• June 2022
  • Vol. 23, No. 5

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Try Something Different

Written by Associate Commissioner Aysha E. Schomburg

Last month, I had the opportunity to travel to Phoenix and spend a whole day in fellowship with members of the Black community there. My plane landed and I headed straight to the "Keeping Families Together" convening, which was coordinated by a local community-based organization called Our Brother Our Sister. The purpose of the event was not only to discuss the drastic disproportionality of Black children and youth in foster care in Arizona, but it was also a call to action to end family separation and do everything possible to safely reunite families that have been separated by the foster care system.

The convening included several substantive presentations, but what stayed with me the most was the "lived experience panel." The panel included one father who recounted a devastating close call with the Arizona Department of Child Safety (DCS). His daughter was nearly taken into care as a result of, as I understand it, a misunderstanding about her medical follow up. He told his story through his tears. One young woman talked about her experience of being taken into foster care with her younger sister, with whom she was very close, and then being separated from her sister while in foster care. She wanted to protect her little sister, but she couldn't. She cried, too. Another woman spoke about reaching out to DCS for help with one of her children and receiving that much-needed help; however, some years later, she reached out to DCS again for help but instead her children were taken away. Her story of betrayal cuts deep. Finally, there was a mother who had been reunified with two of her children but is in the middle of a fight to have her other children returned. She asked, "How is it that I am able to parent two of my children but not all of my children?" Her struggle continues.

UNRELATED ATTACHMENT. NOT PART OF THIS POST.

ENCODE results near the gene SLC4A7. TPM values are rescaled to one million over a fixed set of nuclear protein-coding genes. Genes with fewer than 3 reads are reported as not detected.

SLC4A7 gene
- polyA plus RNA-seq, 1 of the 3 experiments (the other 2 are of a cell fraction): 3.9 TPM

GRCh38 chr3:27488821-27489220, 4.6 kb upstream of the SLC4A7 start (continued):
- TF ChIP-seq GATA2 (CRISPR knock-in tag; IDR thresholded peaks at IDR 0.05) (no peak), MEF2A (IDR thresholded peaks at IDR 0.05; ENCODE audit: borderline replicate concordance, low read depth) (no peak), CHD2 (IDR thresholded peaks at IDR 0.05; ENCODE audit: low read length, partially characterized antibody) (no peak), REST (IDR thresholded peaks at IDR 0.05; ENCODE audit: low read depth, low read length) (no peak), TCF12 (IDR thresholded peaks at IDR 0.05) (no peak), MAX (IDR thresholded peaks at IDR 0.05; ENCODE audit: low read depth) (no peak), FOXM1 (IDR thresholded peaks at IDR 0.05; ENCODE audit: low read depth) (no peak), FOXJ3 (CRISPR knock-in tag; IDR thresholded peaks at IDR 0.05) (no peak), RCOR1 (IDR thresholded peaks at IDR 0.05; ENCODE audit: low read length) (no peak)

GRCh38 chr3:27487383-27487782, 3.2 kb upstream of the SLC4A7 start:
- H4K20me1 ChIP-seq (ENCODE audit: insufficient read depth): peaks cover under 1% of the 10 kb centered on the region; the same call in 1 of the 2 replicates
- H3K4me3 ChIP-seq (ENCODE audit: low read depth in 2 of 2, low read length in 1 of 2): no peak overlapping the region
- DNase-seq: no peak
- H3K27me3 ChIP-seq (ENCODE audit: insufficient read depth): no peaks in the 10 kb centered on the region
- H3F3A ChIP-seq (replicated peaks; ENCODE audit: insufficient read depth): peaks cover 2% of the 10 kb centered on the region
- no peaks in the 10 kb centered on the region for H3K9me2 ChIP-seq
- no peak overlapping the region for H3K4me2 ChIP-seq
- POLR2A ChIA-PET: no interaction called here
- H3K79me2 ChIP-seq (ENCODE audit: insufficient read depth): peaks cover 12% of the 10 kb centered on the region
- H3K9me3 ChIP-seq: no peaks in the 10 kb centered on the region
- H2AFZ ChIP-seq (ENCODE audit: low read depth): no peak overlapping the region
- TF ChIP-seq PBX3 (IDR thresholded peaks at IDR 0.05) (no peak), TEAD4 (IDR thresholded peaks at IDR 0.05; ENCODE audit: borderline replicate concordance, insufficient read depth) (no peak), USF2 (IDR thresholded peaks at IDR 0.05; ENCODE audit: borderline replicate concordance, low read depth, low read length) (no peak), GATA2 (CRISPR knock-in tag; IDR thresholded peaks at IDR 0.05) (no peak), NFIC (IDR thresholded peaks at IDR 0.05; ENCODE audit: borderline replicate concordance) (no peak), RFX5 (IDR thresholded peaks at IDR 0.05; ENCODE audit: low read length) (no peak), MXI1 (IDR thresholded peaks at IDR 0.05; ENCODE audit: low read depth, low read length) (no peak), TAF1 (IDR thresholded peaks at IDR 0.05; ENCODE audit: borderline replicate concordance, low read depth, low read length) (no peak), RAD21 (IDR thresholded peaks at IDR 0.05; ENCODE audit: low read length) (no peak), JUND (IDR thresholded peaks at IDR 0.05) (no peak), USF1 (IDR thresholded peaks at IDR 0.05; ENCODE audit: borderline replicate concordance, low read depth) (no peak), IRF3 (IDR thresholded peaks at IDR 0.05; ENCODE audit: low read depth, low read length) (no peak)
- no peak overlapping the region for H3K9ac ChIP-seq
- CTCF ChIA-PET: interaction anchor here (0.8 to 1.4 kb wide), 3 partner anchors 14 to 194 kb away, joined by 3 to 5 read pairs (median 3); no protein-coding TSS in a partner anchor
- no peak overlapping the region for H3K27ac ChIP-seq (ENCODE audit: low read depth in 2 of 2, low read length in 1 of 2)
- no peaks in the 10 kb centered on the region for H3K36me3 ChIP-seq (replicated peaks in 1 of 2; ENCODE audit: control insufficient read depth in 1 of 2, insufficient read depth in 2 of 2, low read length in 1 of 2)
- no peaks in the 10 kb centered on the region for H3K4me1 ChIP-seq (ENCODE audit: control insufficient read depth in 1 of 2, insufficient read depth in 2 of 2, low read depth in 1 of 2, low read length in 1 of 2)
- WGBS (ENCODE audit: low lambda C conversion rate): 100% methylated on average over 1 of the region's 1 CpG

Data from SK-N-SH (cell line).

I want to mention that I was sitting at a table right in front of the panel, so I had an unobstructed view of their pain—and sitting two seats to my right was the director of Arizona DCS. What was so heartening about this community-led conversation was that we were not operating in factions. We were all there—federal and state governments, external partners, and impacted community members—actively engaged in tough listening. Shortly after hearing from the panel, I was invited to join a conversation about how to move Arizona toward transformational change. I retreated to a conference room with community leadership, the director, and the executive director of an organization that has demonstrated success in keeping children out of foster care and bringing families together. This particular organization puts parents with lived experience at the center of the solution. Parents can help parents. We left the conference room with a plan in place to try something different.

June is National Reunification Month. Make a commitment to try something different. Let's be transformational in the way that we work together to reunite families.  

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